Colin Ware

Colin Ware has a special interest in applying theories of perception to the design of geospatial data interfaces. He has advanced degrees in both computer science (MMath, Waterloo) and in the psychology of perception (PhD,Toronto). He has published over 150 scientific articles ranging from rigorously scientific contributions to the Journal of Physiology, Behavior and Vision Research to applications oriented articles in the fields of data visualization and human-computer interaction. His book Information Visualization: Perception for Design is now in its third edition. His book, Visual Thinking for Design, appeared in 2008. Ware also likes to build practical visualization systems. Fledermaus, a commercial 3D geospatial visualization system widely used in oceanography, was developed from his initial prototypes. His trackPlot software is being used by marine mammal scientists and his flowVis2D software is serving images on NOAA websites. Colin Ware is Director of the Data Visualization Research Lab which is part of the Center for Coastal and Ocean Mapping at the University of New Hampshire.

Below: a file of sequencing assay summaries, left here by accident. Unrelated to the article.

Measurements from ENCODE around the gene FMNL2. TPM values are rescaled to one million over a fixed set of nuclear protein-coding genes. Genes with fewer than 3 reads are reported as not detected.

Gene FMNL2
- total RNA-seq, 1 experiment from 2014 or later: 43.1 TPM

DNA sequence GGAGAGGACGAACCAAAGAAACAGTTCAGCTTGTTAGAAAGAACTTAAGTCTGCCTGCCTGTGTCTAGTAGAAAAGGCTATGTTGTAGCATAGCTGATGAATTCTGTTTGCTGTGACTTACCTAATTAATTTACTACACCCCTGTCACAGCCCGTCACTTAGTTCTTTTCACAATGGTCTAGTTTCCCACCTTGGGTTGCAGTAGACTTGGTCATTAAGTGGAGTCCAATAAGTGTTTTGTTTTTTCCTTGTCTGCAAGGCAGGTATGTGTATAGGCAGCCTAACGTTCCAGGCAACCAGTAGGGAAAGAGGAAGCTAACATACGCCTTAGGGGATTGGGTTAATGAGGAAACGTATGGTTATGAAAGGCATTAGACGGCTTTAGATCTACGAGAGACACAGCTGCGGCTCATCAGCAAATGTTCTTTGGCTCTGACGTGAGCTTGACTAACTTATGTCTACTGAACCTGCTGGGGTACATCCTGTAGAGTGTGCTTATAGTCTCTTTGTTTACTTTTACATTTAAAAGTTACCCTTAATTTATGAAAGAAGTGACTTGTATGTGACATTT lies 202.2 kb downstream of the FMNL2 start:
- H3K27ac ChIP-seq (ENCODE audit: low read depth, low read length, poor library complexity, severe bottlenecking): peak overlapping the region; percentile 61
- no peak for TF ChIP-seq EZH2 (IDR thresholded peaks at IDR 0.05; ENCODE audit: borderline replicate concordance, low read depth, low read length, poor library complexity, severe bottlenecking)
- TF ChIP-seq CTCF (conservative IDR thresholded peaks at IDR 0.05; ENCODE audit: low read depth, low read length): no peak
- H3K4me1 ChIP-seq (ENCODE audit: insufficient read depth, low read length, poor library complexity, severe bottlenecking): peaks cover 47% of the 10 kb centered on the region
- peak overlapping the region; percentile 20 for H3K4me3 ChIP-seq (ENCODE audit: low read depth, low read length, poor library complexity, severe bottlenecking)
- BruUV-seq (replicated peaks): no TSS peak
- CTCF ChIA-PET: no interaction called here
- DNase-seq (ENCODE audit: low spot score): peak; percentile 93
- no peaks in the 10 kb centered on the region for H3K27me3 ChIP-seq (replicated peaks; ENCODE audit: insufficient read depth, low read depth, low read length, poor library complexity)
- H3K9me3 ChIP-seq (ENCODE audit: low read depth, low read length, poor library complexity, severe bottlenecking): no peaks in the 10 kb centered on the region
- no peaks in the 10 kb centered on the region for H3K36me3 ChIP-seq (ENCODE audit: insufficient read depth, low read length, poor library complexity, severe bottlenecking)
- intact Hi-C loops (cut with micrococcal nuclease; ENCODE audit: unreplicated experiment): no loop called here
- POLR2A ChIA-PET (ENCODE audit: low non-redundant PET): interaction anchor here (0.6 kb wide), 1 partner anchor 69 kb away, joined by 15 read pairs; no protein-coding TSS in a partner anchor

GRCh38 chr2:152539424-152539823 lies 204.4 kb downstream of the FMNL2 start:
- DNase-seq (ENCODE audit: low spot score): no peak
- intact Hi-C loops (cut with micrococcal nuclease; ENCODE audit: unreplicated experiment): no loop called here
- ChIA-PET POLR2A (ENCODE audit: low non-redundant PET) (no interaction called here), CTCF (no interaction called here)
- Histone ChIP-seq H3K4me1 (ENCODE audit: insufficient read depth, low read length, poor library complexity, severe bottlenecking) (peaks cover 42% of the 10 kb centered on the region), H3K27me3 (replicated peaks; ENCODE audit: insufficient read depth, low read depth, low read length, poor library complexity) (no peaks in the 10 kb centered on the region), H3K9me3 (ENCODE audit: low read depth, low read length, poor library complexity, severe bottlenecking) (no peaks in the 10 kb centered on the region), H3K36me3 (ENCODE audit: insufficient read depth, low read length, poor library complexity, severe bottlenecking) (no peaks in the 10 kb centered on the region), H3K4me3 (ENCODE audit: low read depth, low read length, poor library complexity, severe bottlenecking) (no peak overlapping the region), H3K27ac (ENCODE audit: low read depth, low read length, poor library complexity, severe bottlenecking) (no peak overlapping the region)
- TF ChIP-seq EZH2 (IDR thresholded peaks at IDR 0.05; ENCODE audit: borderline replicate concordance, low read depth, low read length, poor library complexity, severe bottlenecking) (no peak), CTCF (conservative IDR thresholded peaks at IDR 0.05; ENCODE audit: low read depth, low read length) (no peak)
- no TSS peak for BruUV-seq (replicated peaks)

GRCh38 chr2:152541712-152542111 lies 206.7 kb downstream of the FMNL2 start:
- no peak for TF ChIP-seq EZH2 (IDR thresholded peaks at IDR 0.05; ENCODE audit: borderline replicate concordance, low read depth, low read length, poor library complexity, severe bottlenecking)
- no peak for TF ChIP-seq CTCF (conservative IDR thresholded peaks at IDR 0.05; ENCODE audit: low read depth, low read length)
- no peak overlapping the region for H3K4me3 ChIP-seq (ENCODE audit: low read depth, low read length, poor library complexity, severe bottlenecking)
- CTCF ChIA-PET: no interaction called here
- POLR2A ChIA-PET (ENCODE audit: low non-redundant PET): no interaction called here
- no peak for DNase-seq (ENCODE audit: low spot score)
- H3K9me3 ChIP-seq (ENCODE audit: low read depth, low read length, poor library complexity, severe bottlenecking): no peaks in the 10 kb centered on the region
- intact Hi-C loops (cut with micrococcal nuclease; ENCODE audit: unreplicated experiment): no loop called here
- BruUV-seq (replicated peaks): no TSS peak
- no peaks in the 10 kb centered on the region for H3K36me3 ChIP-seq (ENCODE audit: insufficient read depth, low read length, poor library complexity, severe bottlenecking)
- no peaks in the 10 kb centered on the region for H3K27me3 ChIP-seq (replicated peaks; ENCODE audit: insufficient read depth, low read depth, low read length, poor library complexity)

Title of Talk: Perceiving, Interacting and Computing: The Process of Thinking Visually

Teaser: As Edwin Hutchins and others have pointed out, most real world thinking occurs with external aids such as paper and pencil, maps and diagrams. This means that a real world psychology must incorporate cognitive tools and their interfaces together with classic constructs of perceptual psychology, like pattern perception mechanisms and visual working memory. Perception is an active process and visual thinking can be thought of as a set of distributed processes involving pattern finding, eye movements and visual working memory. Interacting with a computer is also an active process, involving activities like zooming in and out, or “brushing” to highlight multiple representations of data entities. When people think using visualizations computational activities are distributed, some occurring in the head, others in the computer and the visualization is a channel between the two computational centers. Using studies of visualizations designed to help analyze data—from social networks and from tagged humpback whales— I will develop visual thinking design patterns as a way of capturing both computer based and brain-based operations in a framework useful for design.

 

Colin Ware